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In a certain game, a large container is filled with red, [#permalink]
07 Jan 2005, 09:06

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In a certain game, a large container is filled with red, yellow, green, and blue beads worth, respectively, 7, 5, 3, and 2 points each. A number of beads are then removed from the container. If the product of the point values of the removed beads is 147,000, how many red beads were removed?

Prime factorization is best approach. In 147000, forget about the 1000 part because there is no factor of 7 in there. Focus instead on 147 which is just 7^2 * 3. Answer is then 2 red beads worth 7 points each. It takes 10 seconds to do the problem. _________________

Prime factorization is best approach. In 147000, forget about the 1000 part because there is no factor of 7 in there. Focus instead on 147 which is just 7^2 * 3. Answer is then 2 red beads worth 7 points each. It takes 10 seconds to do the problem.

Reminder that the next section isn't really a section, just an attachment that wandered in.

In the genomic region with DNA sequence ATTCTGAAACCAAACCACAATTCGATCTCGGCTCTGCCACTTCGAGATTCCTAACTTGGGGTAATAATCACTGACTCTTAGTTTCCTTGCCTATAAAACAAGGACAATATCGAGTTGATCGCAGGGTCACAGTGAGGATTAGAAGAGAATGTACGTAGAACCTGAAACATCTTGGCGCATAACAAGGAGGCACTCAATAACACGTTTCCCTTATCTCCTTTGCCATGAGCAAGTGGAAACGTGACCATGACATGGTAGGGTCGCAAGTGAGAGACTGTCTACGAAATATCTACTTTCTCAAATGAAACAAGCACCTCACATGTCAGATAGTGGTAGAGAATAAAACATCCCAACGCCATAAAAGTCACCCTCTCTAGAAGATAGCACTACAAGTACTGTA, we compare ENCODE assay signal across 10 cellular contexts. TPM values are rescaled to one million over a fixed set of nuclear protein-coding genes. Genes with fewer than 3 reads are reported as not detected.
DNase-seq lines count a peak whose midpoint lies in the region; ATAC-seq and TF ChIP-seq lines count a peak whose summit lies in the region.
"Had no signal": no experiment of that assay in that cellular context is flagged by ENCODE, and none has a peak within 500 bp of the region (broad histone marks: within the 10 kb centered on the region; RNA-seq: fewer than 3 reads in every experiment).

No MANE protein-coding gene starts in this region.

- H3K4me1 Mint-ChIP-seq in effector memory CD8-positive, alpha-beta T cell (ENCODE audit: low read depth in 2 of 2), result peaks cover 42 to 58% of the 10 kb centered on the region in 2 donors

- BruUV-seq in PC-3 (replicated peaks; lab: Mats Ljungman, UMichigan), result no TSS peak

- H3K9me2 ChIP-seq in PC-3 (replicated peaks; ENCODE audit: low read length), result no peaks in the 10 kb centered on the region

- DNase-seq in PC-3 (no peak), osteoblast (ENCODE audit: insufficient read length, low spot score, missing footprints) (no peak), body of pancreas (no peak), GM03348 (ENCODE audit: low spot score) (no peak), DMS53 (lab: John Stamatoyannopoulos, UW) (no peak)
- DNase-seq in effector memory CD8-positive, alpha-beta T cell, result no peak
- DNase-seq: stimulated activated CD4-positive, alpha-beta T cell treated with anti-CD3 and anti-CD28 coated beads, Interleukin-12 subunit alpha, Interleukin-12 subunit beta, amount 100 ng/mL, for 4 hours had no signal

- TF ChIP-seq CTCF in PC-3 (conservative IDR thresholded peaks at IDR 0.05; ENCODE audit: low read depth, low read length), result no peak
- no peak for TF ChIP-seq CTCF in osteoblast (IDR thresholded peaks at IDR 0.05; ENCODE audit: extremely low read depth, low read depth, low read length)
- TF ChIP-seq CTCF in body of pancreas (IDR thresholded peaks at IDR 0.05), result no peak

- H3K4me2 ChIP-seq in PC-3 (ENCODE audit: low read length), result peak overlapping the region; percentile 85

Paul, i am still lost here. Can you please elaborate? What if the question had been how many yellow, green, and blue beads were removed?

[quote="gayathri"][quote="Paul"]Prime factorization is best approach. In 147000, forget about the 1000 part because there is no factor of 7 in there. Focus instead on 147 which is just 7^2 * 3. Answer is then 2 red beads worth 7 points each. It takes 10 seconds to do the problem.[/quote]

Paul, i am still lost here. Can you please elaborate? What if the question had been how many yellow, green, and blue beads were removed?
:oops:[/quote]

I wud say we can have all prime factors separated. Say a, b, c, d are no of beads removed in each case, then

7^a * 5^b * 3^c*2^d = 147000 in prime factors = 7^2 * 5^3* 3 * 2^3

So Red beads (a) = 2
Yellow beads (b) = 3
Green beads (c) = 1
Blue beads (d) = 3

I just realized why I did not understand the solution. The question says "If the product of the point values of the removed beads is 147,000, how many red beads were removed?" while I kept thinking sum of the point values

For my Cambridge essay I have to write down by short and long term career objectives as a part of the personal statement. Easy enough I said, done it...